The Internet has a cancer-faking problem

This condition of faking illness online has a name: “Munchausen by internet,” or MBI. It’s a form of factitious disorder, the mental disorder formerly known as Munchausen syndrome, in which people feign illness or actually make themselves sick for sympathy and attention. According to Marc Feldman, the psychiatrist at the University of Alabama at Tuscaloosa who coined the term MBI back in 2000, people with the condition are often motivated to lie by a need to control the reactions of others, particularly if they feel out of control in their own lives. He believes that the veil of the internet makes MBI much more common among Americans than the 1 percent in hospitals who are estimated to have factitious disorder.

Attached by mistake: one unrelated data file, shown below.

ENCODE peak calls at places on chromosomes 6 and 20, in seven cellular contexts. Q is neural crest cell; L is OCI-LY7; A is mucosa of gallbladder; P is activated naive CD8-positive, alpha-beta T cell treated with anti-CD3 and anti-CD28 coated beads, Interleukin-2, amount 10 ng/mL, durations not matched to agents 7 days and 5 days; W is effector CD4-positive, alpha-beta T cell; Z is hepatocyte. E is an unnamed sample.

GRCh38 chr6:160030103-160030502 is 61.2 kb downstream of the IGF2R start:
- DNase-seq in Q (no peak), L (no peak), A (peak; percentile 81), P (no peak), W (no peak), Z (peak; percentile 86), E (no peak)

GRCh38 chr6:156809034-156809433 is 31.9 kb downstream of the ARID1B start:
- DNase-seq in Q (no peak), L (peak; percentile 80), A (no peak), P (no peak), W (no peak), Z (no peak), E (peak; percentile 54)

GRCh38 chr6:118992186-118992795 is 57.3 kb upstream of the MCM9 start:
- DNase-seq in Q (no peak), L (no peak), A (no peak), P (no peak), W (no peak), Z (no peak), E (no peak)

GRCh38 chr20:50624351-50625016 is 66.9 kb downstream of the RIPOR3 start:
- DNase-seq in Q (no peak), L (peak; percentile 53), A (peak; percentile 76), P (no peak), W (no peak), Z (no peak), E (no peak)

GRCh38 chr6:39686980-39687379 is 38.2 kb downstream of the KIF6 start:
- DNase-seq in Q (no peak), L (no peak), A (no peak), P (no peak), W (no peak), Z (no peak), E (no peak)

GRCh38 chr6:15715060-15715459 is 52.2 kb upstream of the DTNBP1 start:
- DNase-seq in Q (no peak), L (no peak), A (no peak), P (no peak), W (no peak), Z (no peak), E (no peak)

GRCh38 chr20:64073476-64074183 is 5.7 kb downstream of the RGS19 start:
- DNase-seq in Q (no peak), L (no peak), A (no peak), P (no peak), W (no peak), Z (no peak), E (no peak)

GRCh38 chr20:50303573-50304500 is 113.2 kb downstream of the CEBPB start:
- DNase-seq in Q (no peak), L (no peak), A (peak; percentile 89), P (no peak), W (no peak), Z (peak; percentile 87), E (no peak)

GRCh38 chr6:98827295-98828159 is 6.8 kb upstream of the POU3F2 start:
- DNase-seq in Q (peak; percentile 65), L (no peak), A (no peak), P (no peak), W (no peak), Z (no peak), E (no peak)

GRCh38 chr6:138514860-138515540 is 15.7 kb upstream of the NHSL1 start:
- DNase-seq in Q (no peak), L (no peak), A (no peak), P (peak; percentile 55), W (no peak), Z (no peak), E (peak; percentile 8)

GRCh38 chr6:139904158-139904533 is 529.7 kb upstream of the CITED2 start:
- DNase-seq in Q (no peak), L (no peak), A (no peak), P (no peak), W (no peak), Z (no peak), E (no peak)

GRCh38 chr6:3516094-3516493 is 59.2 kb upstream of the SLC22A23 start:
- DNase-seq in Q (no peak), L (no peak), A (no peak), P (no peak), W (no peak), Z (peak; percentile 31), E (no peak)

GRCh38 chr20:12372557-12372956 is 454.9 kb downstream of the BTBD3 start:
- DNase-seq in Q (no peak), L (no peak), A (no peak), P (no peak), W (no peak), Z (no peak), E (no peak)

Dawn Branley-Bell, a psychologist at Northumbria University who studies extreme online behaviors, agrees that digital life can encourage deceptive behavior. “The internet makes it easier to portray ourselves as something we are not,” she says. “Trolls often justify their actions by saying the online world is not ‘real life,’ so it doesn’t matter what they do or say online. It is possible some users refuse to believe their [actions] online have real, psychological effects upon others.” Once the lie is told, she notes, it can be difficult to backtrack.

Those with factitious disorder can use a variety of techniques to induce actual sicknesses, including poisoning and planting fecal matter in IV drips. Online, though, people especially appear to feign cancer.

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